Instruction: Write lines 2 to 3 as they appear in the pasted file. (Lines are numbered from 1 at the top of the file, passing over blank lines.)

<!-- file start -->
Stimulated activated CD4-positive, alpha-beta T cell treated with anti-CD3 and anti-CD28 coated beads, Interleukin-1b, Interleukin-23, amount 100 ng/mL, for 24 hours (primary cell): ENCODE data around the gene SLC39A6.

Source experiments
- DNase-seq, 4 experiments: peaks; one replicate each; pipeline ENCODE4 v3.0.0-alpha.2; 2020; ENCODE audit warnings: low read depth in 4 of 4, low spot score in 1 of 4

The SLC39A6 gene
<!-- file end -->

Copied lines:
Source experiments
- DNase-seq, 4 experiments: peaks; one replicate each; pipeline ENCODE4 v3.0.0-alpha.2; 2020; ENCODE audit warnings: low read depth in 4 of 4, low spot score in 1 of 4